What began as the brainchild of Steve Jobs and Steve Wozniak (as well as Ronald Wayne) in 1976, is now the world’s largest information technology company by revenue, and at the forefront of innovative technologies and disruptive trends.
Apple’s flagship tech products have advanced in leaps and bounds over the decades, from the personal computers hand-built by Wozniak in Jobs’ garage, to the iMacs and MacBooks that grace the desks of millions of users around the world.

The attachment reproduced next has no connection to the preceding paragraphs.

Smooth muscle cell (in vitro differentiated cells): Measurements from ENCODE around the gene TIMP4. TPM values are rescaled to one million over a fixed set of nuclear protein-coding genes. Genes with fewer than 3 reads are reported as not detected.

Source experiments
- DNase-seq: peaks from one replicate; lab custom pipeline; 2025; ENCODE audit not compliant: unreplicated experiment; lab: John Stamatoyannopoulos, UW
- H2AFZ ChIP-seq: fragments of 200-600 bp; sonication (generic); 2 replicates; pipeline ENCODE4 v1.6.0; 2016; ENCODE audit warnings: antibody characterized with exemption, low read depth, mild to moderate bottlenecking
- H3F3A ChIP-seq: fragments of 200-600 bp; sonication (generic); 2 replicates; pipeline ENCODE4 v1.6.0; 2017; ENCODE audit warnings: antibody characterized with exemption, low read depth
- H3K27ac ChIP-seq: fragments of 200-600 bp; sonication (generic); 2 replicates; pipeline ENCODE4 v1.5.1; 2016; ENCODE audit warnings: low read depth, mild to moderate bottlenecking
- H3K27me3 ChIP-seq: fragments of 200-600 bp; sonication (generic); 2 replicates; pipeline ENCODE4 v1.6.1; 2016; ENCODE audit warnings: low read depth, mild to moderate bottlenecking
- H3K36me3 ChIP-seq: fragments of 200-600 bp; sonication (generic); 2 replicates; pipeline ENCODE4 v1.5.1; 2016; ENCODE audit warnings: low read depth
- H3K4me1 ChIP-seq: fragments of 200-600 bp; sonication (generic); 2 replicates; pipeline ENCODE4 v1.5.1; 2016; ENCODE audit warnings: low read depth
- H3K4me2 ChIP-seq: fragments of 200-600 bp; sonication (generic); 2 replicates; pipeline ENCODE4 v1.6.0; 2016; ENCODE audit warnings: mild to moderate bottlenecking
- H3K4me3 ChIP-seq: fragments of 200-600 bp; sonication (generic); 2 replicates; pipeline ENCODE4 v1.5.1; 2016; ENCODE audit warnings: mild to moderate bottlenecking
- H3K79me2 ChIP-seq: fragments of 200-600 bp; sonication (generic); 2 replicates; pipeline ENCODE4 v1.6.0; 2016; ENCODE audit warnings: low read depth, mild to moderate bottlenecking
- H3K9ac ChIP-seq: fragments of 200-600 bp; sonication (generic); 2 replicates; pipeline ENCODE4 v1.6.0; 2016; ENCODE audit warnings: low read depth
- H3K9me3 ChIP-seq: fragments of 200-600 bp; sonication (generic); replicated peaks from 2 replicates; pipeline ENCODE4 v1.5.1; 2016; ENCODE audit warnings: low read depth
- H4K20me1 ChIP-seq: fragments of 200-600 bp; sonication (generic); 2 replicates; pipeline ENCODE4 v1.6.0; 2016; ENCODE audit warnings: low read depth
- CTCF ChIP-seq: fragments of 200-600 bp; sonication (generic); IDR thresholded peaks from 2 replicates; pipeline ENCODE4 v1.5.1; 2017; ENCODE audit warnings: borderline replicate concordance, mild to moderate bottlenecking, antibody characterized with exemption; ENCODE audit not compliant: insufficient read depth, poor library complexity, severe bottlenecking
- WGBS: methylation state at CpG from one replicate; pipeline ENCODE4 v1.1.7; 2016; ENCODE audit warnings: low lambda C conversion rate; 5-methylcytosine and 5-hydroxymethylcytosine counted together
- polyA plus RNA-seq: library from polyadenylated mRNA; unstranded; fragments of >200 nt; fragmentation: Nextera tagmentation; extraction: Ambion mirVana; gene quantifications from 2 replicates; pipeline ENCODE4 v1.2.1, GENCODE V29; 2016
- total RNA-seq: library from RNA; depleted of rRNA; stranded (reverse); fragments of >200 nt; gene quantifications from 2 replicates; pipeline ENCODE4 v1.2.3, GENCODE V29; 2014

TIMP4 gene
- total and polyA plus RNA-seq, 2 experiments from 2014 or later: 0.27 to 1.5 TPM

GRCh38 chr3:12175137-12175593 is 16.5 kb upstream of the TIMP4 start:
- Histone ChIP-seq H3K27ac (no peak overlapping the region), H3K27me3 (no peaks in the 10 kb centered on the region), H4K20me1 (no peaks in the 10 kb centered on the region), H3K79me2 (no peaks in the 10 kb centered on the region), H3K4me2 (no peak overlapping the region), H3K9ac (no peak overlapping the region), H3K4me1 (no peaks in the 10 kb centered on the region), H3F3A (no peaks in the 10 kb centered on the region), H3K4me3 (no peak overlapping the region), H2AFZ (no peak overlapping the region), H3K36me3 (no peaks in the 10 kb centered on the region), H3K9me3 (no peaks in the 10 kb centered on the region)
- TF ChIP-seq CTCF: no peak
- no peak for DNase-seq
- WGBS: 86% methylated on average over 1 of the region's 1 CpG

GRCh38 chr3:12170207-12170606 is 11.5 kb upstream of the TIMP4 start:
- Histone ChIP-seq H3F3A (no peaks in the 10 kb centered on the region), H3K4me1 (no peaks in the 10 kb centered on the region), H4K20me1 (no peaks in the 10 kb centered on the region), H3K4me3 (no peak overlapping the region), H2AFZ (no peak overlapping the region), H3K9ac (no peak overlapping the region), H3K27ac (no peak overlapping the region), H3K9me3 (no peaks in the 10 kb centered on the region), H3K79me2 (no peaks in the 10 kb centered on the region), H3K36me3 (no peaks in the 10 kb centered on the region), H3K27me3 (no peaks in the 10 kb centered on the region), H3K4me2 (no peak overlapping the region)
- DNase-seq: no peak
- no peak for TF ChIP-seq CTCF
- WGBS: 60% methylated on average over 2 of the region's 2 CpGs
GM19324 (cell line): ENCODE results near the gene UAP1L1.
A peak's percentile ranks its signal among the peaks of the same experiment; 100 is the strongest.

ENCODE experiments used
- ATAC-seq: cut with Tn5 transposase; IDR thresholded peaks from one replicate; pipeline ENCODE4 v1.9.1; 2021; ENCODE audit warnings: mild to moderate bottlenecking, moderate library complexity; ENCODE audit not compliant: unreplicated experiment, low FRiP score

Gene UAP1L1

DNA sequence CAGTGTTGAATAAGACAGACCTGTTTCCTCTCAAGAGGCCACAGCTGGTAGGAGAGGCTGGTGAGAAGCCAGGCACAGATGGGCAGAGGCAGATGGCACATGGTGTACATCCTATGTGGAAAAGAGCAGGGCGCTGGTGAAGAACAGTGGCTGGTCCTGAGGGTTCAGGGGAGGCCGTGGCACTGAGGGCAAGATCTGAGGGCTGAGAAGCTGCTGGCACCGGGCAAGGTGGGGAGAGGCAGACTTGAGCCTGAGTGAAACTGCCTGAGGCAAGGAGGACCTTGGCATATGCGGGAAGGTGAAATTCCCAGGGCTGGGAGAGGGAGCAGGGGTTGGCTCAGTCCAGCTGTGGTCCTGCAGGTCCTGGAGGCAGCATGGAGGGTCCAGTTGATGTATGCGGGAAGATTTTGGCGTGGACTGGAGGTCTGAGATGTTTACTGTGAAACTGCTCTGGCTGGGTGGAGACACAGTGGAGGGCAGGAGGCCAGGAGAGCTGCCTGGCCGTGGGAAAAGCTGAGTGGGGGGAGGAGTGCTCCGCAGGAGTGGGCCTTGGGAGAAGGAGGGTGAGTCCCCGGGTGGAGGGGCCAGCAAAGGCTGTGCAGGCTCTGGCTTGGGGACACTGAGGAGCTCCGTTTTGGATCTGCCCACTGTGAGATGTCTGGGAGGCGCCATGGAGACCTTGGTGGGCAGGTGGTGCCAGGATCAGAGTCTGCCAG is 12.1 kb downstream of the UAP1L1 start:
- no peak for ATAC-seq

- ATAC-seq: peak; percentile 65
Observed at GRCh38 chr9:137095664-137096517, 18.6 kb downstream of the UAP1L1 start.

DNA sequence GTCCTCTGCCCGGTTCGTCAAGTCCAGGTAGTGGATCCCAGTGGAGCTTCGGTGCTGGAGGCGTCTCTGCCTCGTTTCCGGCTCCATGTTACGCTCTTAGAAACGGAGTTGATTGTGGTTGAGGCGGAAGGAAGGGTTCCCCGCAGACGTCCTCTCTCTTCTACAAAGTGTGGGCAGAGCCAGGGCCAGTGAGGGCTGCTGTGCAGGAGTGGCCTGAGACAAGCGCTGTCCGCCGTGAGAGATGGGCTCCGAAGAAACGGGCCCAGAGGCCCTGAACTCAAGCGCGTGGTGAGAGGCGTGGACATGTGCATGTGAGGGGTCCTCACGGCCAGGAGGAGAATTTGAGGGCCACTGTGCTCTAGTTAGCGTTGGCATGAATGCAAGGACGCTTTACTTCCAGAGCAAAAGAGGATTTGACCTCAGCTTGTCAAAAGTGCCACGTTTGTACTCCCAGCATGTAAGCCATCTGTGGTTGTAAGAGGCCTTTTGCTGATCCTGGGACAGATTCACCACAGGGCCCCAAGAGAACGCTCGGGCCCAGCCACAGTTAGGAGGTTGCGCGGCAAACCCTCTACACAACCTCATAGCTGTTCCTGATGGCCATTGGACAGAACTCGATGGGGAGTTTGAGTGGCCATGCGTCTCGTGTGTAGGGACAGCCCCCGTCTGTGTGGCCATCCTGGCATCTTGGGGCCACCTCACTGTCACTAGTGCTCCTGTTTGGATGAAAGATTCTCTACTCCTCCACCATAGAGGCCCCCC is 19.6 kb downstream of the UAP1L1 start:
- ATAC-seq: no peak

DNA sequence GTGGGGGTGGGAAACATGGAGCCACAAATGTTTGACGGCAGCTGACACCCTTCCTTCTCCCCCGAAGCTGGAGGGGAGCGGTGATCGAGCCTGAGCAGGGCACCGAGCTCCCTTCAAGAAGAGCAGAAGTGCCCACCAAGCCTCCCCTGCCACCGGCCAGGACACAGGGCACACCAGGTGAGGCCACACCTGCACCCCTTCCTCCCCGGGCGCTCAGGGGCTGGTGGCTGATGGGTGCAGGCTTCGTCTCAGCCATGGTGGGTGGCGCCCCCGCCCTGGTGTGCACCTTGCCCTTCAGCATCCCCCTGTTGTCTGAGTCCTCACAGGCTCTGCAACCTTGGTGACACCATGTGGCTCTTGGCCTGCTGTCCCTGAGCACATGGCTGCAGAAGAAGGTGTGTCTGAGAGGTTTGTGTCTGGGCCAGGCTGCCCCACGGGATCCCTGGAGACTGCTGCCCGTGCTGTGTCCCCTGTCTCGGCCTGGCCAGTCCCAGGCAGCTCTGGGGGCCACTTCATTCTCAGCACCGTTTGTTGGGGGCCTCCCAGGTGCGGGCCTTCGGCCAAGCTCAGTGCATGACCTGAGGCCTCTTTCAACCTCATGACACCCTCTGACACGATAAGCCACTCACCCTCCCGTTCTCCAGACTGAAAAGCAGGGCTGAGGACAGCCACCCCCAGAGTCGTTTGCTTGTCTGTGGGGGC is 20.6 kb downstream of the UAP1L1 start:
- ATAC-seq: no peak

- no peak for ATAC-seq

The Apple 1, available for $666 in 1976, was a personal computer kit complete with a keyboard and monitor. As the first all-in-one microcomputer, it was different to anything else on the market. Then, in 1984, Apple launched the Macintosh, the first personal computer to be sold without a programming language in sight.
What followed was a series of key events and significant shifts, decisions, changes and releases, all leading up to now, when the company champions personal technology amid a slew of competitors, and powers on in a post-Jobs, all mobile era.